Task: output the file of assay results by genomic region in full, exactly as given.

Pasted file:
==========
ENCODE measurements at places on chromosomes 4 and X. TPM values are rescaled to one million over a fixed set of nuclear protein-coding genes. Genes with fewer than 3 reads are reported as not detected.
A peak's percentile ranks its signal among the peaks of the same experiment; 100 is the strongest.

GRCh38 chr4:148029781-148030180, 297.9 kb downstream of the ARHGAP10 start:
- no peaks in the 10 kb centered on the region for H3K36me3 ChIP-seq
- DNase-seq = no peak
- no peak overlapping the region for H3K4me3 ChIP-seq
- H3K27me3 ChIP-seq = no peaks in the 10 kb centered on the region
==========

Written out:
ENCODE measurements at places on chromosomes 4 and X. TPM values are rescaled to one million over a fixed set of nuclear protein-coding genes. Genes with fewer than 3 reads are reported as not detected.
A peak's percentile ranks its signal among the peaks of the same experiment; 100 is the strongest.

GRCh38 chr4:148029781-148030180, 297.9 kb downstream of the ARHGAP10 start:
- no peaks in the 10 kb centered on the region for H3K36me3 ChIP-seq
- DNase-seq = no peak
- no peak overlapping the region for H3K4me3 ChIP-seq
- H3K27me3 ChIP-seq = no peaks in the 10 kb centered on the region